As Bee Boy made his carbon fueled exit, the rain ceased. For most of the ride to come the clouds would hold their water like an eight year old’s stretched bladder at the arcade. It wasn’t until passing under the one kilometer to go arch in Fairchance that the practical joking deity emptied a bucket on the Fat Cat’s head.
The Cat had cleared out his bag of excuses with an eye towards winning the jersey today, or at least making Killer Bee suffer. Fast bike, check; remember to eat, check; not sick, check; water bottles, check ( well, half check: one of the bottles was culturing something brown); I suck, well, I guess that excuse is still valid. But, being that the jersey was out of play, a change of plans was in order.
The decision was made to try and make the trip without hurting. No burning quads, no burning lungs, no foggy glasses, no heroics of any kind—just a steady, under threshold, aerobic ride. It was just what the doctor ordered.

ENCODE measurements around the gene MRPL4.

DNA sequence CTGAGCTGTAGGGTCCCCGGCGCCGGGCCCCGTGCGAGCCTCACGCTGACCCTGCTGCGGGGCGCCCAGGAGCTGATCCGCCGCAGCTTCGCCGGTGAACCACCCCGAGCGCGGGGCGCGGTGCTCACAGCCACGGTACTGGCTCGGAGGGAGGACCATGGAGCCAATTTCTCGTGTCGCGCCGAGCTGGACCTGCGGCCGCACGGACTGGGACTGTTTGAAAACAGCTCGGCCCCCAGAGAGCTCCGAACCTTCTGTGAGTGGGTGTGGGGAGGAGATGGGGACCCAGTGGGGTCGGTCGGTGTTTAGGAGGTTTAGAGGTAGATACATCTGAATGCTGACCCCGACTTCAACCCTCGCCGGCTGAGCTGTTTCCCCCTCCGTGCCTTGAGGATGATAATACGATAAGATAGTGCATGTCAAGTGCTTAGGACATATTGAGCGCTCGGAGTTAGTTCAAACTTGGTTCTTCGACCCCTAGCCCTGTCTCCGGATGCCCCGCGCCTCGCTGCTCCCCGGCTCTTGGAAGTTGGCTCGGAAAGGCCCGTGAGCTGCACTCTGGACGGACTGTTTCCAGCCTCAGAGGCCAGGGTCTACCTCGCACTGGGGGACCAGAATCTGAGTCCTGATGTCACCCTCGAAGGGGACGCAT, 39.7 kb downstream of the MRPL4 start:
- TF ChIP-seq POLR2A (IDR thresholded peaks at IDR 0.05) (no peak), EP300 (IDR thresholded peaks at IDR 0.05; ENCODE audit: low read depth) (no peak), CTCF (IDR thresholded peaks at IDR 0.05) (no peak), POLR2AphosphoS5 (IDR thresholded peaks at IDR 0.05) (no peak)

Mud Pike was taken at 31:28, no great shakes but there was plenty left for an up-shift and a strong kick on Papa Bear. Skyline north, the victim of heavy tar and chip was finally passable. The road was a lovely redish pink with freshly painted lines. It had, of course, been stripped of its glassy smoothness for half its length, but at least the chips stayed on the road and off the paint job. That silky ribbon of asphalt returned just after the Kirby road intersecton. It felt like no effort at all to spin up to 30 mph, or thereabouts, to the golf course. Enjoy it while you can guys and gals. The trip down the mountain at Jumonville was a little hairy due to the sheen of mud laid down by quarry trucks. From there it was across the mountain’s feet to Haydentown. No breakthroughs, no pr’s, no grand epiphanies or flashes of profound insight, just two happy hours of riding. Life is good.